Kitchen Basters: Infuse Foods with Flavor

An assortment of kitchen basters
Photo: James Stefiuk

Proper basting is the key to a moist roast or turkey. Fortunately, there is a range of kitchen basters to help seal in juices and drippings, resulting in a flavorful meal.

Kitchen basters include bulb basters, basting and pastry brushes, and combination basters that pair a bulb baster with a needle injector attachment or a brush at the end. In addition, meat and poultry can be self-basted in heat-resistant nylon basting bags. Although these bags are FDA-compliant for safety and get praise from many home cooks, a bulb baster or basting brush may be more appealing to those wary of using nylon in the oven.

Most bulb basters are roughly 12 inches long and have a silicone bulb head attached to a glass, plastic or metal tube that tapers from one end to the other. Desirable features include an angled tube tip to help draw in basting juice, a valve at the end of the tube to stop juices from leaking, and a detachable tube tip to allow for easier cleaning.

Cleaning a bulb baster can be challenging, but a narrow cleaning brush can help and often is sold with this type of baster. In addition, the bulb can be removed from the tube and tip. All parts are usually safe for the top rack of the dishwasher.

Another option for basting meat and poultry is a basting or pastry brush, but it does not retrieve as much of the juices as a bulb baster. Choose a brush baster with multiple layers of heat-resistant silicone bristles to hold liquids as they are transferred to food. Most basting brushes are dishwasher-safe.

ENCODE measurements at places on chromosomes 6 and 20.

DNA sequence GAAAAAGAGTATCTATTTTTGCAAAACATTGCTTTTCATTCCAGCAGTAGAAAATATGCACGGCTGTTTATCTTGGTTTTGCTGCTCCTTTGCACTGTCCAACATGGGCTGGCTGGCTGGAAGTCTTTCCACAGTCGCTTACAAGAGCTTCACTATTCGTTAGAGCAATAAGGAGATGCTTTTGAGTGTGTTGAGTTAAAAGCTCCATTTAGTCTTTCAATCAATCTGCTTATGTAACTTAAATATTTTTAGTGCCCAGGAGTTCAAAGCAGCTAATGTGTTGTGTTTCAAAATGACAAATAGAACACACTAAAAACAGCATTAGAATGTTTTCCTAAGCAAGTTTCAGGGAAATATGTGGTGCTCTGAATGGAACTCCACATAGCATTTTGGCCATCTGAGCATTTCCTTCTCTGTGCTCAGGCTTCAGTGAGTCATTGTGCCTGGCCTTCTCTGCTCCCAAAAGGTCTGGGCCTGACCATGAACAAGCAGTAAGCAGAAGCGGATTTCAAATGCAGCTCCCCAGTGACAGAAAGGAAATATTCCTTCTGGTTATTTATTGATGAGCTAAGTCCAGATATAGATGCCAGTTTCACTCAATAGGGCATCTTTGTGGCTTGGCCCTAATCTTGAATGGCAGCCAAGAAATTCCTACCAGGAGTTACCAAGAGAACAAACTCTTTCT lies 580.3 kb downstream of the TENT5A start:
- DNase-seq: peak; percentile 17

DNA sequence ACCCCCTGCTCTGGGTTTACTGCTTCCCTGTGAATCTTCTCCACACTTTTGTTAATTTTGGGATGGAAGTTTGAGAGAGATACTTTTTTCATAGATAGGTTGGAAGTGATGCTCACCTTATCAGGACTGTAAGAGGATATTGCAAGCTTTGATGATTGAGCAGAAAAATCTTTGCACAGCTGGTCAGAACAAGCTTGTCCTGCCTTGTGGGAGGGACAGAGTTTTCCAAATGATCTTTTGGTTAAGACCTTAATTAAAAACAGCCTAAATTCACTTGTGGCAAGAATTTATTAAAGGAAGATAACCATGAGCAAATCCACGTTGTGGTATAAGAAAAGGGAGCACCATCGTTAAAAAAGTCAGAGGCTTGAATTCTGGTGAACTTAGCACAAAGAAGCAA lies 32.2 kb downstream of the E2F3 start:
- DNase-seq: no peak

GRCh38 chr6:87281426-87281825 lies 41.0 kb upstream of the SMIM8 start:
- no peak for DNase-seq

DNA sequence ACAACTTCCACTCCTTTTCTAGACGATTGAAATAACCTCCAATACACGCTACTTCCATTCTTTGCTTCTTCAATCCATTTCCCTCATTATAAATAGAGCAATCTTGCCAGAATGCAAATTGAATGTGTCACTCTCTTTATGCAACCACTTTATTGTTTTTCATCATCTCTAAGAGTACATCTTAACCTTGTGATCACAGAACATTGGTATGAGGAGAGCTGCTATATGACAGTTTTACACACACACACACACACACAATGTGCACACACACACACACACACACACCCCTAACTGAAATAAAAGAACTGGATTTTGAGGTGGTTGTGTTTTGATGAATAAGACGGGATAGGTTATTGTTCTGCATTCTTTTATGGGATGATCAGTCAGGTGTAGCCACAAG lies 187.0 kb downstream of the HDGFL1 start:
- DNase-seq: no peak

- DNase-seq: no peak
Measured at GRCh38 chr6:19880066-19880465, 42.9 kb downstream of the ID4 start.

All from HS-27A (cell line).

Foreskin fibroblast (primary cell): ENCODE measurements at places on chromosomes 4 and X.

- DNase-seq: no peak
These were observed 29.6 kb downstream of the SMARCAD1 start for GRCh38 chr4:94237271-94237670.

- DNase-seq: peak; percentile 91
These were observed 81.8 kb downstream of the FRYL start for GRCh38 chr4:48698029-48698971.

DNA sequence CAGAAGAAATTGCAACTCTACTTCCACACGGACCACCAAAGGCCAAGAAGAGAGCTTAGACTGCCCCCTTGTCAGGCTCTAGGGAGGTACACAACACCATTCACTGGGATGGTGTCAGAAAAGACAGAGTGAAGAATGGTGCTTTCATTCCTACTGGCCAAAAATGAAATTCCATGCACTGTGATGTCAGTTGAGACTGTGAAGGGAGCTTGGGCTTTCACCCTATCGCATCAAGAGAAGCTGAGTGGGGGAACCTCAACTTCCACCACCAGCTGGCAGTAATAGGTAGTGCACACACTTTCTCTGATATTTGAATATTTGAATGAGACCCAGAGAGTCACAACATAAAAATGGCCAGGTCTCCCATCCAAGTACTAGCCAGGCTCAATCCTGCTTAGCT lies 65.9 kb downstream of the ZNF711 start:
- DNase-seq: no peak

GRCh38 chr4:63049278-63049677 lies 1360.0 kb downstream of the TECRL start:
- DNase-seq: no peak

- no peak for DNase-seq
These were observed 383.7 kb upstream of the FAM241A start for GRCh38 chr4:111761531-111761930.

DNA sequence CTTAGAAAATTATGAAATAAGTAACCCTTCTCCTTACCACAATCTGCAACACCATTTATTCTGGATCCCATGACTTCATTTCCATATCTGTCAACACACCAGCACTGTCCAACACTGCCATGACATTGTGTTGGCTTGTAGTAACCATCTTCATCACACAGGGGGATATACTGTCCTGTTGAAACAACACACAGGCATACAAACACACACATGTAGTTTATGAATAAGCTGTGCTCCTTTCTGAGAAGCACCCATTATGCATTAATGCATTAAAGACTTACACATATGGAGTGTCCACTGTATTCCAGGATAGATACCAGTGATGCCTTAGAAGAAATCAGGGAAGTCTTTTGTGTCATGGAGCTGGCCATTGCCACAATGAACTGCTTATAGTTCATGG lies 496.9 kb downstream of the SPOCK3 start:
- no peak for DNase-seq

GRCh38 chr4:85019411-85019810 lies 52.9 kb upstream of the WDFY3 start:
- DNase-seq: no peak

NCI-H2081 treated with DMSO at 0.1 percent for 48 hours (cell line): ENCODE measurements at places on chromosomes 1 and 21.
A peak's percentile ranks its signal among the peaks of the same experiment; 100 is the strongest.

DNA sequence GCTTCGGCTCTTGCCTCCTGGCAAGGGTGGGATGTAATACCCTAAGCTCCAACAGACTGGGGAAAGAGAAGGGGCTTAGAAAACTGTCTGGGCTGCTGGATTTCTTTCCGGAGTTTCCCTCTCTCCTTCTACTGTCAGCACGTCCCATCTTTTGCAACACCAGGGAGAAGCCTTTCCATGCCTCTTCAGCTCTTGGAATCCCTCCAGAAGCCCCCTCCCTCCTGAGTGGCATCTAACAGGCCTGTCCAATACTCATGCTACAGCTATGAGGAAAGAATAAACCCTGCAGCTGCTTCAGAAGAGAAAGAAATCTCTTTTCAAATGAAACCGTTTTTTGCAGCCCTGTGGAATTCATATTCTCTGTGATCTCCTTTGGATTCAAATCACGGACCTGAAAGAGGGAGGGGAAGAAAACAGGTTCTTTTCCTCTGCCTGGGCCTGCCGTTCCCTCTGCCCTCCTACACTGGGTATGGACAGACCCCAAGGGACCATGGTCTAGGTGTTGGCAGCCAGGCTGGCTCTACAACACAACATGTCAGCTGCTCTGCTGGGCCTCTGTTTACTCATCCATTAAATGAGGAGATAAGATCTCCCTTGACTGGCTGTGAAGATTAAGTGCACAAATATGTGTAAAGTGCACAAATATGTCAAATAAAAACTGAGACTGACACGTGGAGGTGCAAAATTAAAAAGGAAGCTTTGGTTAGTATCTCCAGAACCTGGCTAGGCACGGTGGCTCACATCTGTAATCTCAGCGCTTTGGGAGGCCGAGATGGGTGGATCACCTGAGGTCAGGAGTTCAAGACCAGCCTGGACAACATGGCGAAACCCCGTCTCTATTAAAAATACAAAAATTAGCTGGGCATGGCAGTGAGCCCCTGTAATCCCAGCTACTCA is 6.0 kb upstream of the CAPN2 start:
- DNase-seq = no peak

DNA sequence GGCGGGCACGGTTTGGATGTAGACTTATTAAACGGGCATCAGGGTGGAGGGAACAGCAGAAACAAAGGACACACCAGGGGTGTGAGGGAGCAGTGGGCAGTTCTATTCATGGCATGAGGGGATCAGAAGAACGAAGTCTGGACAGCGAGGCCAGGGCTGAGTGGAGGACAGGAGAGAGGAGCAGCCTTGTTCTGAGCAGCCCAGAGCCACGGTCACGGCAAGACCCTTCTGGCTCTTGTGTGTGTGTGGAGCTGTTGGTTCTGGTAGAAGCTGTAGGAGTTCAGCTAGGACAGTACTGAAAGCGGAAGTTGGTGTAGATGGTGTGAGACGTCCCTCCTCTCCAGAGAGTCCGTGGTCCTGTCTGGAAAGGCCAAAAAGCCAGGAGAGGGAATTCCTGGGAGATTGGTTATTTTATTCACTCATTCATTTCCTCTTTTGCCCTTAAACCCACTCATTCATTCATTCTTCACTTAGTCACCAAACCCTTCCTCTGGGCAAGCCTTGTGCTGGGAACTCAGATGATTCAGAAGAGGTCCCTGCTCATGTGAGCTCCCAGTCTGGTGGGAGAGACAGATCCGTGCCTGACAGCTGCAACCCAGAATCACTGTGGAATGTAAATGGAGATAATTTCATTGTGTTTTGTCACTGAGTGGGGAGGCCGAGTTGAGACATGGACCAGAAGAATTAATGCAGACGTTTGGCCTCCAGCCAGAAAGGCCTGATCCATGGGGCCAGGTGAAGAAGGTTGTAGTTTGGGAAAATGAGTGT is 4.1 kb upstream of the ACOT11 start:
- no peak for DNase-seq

Both bulb and brush basters are economical kitchen tools, costing between $5 and $15.

To baste meat or poultry, remove it from the oven and shut the door so heat doesn’t escape. Refer to recipes for exact basting times; as a general guideline, baste a large turkey every 30 to 45 minutes, smaller pieces of chicken every 15 to 20 minutes and barbecue meat every 15 minutes. Always wear oven mitts when basting to protect skin from hot juices that may splatter. Work quickly to prevent temperature and moisture loss.

Beyond meat, a kitchen baster can be a handy tool. Use a bulb baster to remove fat from liquids and food, make fun shapes with pancake batter or infuse flavoring into fruits and other foods. Basting brushes also are versatile: Use one to oil a pan or baking sheet, spread butter and roasted garlic on toasted bread or baste vegetables on the grill.

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EA Stewart

EA Stewart, MBA, RD, is a registered dietitian and nutritionist specializing in wellness nutrition, weight management, celiac disease and gluten-free, FODMAPs diet therapy, and LEAP food sensitivity testing. Read her blog, The Spicy RD, and follow her on Twitter.